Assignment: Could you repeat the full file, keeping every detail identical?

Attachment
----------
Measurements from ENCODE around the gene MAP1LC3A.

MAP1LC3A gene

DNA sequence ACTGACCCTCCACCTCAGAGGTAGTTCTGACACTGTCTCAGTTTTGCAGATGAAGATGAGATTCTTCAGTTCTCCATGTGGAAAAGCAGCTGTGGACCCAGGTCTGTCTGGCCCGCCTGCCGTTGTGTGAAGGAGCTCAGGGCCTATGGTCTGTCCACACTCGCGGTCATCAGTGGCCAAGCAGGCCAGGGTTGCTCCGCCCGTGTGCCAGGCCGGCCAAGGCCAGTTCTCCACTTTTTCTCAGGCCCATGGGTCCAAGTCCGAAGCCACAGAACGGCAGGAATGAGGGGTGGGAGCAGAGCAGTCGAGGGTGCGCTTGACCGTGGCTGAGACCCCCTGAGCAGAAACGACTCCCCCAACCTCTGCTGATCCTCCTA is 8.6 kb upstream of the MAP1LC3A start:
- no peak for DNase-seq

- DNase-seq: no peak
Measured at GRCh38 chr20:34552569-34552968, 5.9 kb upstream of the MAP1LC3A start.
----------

Measurements from ENCODE around the gene MAP1LC3A.

MAP1LC3A gene

DNA sequence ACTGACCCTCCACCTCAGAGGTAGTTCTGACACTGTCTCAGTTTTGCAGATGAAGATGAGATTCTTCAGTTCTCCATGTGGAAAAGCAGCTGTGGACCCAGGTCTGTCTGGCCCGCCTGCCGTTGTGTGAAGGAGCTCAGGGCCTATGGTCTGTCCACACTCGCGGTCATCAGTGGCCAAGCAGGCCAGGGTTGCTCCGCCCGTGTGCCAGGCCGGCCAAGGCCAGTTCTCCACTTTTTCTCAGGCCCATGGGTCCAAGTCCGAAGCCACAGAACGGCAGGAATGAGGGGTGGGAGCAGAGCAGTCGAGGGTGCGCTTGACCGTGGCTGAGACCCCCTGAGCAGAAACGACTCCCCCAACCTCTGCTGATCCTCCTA is 8.6 kb upstream of the MAP1LC3A start:
- no peak for DNase-seq

- DNase-seq: no peak
Measured at GRCh38 chr20:34552569-34552968, 5.9 kb upstream of the MAP1LC3A start.